Nuclear power: its future debated at World Energy Cong.
Prominent global speakers focus on necessity of nuclear power at 23rd World Energy Congress
By Muhammed Ali Gurtas
Nuclear power investments and regulations along with the necessity in taking safety precautions in this industry were argued by a prominent group of speakers at the 23rd World Energy Congress (WEC) in Istanbul on Monday.
Speaking at WEC, of which Anadolu Agency is the global communication partner for 2016, Wang Binghua, chairman at State Power Investment Corporation (SPIC) in China, said that the decision process in choosing the best technology, appropriate design and correct location were paramount.
"Nuclear power has no frontiers. Security of a nuclear plant has no frontiers either. Any country which intends to develop nuclear energy needs to manage security problems and must consider the others [countries]," he said.
Kirill Komarov, the first deputy CEO of Russia's state nuclear company, Rosatom said, "I expect very huge success of nuclear energy in the very near future. It is possible to repeat the success of the previous century in the nuclear energy field."
Agneta Rising, director general of the World Nuclear Association from the U.K, stressed that 1.1 billion people around the world have no access to electricity while millions suffer from the deadly consequences of air pollution.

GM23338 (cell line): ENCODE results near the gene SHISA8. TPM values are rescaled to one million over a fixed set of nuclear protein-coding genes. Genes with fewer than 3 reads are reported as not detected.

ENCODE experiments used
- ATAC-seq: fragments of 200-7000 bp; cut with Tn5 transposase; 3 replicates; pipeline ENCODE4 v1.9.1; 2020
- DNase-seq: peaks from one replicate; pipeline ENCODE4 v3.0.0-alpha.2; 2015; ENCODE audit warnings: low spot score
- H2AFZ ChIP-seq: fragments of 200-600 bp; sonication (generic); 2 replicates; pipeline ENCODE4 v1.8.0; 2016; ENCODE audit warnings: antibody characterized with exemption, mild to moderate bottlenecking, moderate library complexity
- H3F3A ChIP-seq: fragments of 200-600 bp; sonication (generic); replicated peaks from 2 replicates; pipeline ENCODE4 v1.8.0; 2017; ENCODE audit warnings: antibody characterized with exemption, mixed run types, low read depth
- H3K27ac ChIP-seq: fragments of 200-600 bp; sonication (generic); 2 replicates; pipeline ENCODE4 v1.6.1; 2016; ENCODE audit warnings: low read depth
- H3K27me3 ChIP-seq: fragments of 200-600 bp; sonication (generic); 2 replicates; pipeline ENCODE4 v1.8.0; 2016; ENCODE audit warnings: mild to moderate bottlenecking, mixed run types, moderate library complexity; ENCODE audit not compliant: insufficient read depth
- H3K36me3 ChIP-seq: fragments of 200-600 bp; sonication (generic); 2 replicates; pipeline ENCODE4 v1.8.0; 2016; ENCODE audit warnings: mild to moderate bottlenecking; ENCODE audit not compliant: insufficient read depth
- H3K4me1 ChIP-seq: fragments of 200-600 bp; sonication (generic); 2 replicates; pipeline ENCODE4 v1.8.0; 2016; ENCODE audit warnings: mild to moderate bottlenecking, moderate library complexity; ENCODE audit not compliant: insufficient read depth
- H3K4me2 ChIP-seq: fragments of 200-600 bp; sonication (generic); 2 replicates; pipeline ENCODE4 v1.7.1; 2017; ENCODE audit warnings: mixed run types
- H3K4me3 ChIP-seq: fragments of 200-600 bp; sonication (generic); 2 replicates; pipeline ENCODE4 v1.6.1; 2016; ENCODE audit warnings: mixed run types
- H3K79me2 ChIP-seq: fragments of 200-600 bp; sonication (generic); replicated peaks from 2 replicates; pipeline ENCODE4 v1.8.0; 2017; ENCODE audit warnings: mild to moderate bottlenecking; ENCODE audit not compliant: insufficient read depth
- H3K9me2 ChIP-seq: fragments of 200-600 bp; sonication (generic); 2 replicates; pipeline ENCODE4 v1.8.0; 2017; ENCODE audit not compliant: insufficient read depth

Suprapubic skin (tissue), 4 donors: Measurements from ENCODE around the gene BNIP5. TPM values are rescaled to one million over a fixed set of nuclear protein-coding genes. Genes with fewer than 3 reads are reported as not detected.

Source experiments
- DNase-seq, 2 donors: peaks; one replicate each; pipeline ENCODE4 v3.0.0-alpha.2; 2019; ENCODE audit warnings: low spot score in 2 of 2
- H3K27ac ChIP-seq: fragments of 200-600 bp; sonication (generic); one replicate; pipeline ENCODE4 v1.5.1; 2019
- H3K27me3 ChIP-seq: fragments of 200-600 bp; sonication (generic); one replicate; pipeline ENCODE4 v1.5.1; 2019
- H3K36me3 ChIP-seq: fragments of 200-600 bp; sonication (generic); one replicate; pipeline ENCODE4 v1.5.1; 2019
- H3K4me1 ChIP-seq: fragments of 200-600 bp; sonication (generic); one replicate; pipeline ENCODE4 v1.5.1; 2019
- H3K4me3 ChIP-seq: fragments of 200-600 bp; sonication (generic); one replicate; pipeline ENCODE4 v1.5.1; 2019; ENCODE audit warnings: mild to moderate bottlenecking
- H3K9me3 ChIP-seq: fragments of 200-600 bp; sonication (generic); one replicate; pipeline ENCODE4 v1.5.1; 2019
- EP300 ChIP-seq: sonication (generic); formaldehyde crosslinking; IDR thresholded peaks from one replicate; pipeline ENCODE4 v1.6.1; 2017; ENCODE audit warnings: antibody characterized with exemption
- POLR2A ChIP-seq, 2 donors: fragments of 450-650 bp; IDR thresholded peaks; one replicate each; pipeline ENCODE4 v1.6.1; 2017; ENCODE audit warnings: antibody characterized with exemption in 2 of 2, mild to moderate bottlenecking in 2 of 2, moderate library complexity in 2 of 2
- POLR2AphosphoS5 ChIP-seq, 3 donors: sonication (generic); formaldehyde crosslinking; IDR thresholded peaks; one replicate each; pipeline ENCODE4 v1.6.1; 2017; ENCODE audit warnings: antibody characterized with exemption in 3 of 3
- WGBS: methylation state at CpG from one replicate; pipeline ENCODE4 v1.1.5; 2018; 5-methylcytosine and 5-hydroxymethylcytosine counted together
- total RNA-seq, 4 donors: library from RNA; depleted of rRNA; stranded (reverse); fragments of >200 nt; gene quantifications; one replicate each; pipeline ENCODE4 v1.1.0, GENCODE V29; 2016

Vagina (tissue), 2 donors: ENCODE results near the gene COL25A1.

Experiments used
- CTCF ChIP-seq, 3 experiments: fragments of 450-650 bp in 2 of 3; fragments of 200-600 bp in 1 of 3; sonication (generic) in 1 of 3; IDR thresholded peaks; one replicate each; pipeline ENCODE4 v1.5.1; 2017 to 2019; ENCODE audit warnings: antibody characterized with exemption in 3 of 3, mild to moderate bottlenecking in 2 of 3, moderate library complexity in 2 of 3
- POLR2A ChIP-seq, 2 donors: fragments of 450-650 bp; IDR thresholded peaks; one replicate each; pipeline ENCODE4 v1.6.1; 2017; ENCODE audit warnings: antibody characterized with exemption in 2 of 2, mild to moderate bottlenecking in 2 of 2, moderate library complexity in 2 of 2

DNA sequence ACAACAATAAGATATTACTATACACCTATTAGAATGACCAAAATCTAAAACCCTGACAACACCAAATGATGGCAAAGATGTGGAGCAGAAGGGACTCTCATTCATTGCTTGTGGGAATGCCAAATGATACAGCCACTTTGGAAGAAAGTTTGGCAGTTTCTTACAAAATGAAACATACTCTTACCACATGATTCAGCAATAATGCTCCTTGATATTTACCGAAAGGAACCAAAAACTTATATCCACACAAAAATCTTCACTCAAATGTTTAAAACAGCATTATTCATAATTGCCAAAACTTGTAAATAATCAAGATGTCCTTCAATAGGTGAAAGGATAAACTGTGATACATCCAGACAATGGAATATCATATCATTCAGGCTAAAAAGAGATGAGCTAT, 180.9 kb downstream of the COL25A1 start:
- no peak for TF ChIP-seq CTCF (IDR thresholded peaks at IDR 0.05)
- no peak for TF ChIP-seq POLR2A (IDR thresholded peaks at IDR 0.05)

Rising said that electricity needs to be generated cleanly and nuclear energy is a source which is the second largest low carbon energy generator, therefore, "nuclear power will play an important role in the future."
Jeff Benjamin, senior vice president at Westinghouse Electric Company in the U.S. stressed that the necessity in gaining public support for the future development of nuclear energy especially in construction, operating, and regulation issues.
He also said that countries could take advantage of proven designs which lead the way in terms of safety and efficiency to expand the peaceful use of nuclear energy.
Lauri Virkkunen, CEO of Finnish Pohjolan Voima, said that the nuclear waste problem was a major challenge for the nuclear energy, adding to this end "Finnish and Swedish companies have been working for the safe disposal of nuclear waste."
"Hydro sources are not enough to produce the required electricity. The decision to use nuclear power was taken because of this reality," he said and added that, according to a 2015 survey, half of the people in Finland have a positive attitude towards nuclear energy.
Chief Decommissioning Officer at TEPCO in Japan, Naohiro Masuda, focused on efforts to fix safety problems after the Fukushima nuclear disaster in 2011.
He said they have successfully followed security protocols and contamination has been significantly reduced.Anadolu Agency website contains only a portion of the news stories offered to subscribers in the AA News Broadcasting System (HAS), and in summarized form. Please contact us for subscription options.